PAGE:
Iconset design

So why isn’t more care given to icons? A lot of products treat them as an afterthought (if they’re thought about at all), and sometimes don’t change at all from wireframes through final deliverables. Now not every project calls for custom iconset design work. But relying on stock icons is the same as relying on stock photography; it might functionally do the job, but it’s generic, unownable, and doesn’t speak to a brand/product’s particular strengths & quirks. And we quickly learned that in the farming and agriculture space, well-made and cohesive icon sets are hard to come by.

A big part of our attack plan when we’re starting an icon work is performing a comprehensive audit. An audit is the process of going through the product to figure out what it needs, and identifying potential areas where icon or illustration could elevate the experience.

In a couple days, we figured out an itemized list of every icon or illustration opportunity. Each entry included the existing icon location, function within the UI, metaphor/style notes, target resolution(s), priority, and other considerations (like active states).


The skeleton of every icon set is its underlying grid system. You’re probably aware of Google’s Material Icons, which are built on a 24×24 pixel grid. But other multiples of 8 are pretty common, from 8×8 up to 64×64 or more (though that often infringes on spot illustration territory).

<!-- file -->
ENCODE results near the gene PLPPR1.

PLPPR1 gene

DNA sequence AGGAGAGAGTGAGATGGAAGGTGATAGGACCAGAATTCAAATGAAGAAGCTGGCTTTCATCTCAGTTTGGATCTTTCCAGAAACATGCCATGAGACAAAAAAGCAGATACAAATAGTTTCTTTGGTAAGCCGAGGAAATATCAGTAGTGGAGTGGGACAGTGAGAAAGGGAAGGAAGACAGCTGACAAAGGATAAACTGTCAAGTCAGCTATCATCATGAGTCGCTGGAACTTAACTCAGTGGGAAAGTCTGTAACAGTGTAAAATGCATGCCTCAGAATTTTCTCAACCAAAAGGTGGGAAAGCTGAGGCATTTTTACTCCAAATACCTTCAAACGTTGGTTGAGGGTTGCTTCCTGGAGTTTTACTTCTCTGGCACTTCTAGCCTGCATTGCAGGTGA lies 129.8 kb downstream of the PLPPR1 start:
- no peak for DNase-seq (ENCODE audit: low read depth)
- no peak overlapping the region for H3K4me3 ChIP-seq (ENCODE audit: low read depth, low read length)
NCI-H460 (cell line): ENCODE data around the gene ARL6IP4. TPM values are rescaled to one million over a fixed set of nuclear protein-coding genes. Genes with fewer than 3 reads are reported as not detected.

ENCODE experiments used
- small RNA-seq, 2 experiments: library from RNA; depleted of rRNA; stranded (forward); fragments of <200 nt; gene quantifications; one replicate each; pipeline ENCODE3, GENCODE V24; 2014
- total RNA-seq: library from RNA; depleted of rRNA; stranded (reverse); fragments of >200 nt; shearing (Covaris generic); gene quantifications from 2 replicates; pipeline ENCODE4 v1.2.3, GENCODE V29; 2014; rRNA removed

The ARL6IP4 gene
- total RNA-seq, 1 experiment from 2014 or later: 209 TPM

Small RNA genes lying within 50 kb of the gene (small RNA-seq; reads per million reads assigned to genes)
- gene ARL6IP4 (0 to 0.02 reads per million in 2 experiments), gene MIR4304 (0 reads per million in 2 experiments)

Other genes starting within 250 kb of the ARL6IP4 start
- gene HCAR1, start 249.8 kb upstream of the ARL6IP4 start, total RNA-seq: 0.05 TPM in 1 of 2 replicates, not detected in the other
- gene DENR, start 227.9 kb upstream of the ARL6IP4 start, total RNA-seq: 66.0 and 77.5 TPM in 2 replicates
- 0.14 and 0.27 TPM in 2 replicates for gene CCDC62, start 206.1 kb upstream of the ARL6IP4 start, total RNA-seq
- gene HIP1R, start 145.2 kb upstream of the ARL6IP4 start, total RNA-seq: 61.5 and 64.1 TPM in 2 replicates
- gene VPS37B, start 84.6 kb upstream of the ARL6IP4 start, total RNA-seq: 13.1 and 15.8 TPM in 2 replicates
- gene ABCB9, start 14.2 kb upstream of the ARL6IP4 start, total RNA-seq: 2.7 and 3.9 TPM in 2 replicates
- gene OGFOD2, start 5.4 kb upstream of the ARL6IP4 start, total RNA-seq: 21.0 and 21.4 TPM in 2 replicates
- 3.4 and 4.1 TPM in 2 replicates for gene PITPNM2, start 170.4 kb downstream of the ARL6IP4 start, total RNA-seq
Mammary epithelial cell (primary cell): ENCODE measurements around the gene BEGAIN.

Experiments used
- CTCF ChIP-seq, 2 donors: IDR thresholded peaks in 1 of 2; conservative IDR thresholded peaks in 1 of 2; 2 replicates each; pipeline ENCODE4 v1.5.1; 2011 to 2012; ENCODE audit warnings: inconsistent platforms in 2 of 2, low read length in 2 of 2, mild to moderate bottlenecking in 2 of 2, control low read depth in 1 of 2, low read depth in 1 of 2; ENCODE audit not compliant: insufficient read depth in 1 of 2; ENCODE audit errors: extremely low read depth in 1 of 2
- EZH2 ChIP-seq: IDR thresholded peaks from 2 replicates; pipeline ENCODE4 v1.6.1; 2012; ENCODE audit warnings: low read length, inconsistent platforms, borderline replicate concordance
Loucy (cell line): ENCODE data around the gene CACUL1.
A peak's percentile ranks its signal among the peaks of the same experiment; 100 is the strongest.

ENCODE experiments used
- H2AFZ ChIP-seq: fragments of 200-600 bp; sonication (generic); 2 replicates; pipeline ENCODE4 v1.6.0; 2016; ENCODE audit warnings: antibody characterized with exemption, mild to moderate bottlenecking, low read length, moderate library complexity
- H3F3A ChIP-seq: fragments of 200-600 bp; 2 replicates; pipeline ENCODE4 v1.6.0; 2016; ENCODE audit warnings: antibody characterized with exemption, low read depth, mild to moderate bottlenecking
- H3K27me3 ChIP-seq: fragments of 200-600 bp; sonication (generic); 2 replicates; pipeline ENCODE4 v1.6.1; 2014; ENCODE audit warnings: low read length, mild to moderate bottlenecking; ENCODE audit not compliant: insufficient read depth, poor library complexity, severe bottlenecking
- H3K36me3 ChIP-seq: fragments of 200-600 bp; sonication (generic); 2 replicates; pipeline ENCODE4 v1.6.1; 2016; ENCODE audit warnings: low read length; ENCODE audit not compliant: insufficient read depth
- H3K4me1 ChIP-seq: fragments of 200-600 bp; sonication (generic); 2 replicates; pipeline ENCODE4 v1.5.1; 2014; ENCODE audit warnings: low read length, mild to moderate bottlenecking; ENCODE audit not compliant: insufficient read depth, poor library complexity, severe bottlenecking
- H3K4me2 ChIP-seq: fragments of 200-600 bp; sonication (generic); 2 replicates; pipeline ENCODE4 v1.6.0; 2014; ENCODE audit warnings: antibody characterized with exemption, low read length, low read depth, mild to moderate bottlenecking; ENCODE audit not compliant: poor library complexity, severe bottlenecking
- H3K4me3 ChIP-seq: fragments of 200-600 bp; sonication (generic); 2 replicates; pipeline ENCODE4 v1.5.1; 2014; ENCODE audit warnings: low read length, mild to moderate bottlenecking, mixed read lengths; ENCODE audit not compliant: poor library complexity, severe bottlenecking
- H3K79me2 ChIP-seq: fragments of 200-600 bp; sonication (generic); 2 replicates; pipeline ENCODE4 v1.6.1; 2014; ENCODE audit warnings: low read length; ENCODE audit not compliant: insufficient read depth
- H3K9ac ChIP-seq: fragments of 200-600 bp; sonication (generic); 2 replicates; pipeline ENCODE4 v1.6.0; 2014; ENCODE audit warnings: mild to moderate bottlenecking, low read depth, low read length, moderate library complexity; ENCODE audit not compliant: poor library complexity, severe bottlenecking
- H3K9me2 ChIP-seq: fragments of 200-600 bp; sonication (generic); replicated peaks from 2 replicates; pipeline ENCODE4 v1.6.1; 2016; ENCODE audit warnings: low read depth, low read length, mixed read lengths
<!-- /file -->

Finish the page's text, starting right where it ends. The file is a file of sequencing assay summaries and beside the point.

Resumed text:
A discussion about icons wouldn’t be complete without mentioning keylines. Keylines are guides that help keep icon sets visually balanced, regardless of the orientation of their component parts.

Most iconset design are based on a handful of core silhouettes: squares, circles, vertical rectangles, and horizontal rectangles. There are, of course, variants on all of these; but keylines help keep your icons balanced when seen and used together.

For a quick example, let’s take a look at a circle and square. Your first instinct might be to make their dimensions the same.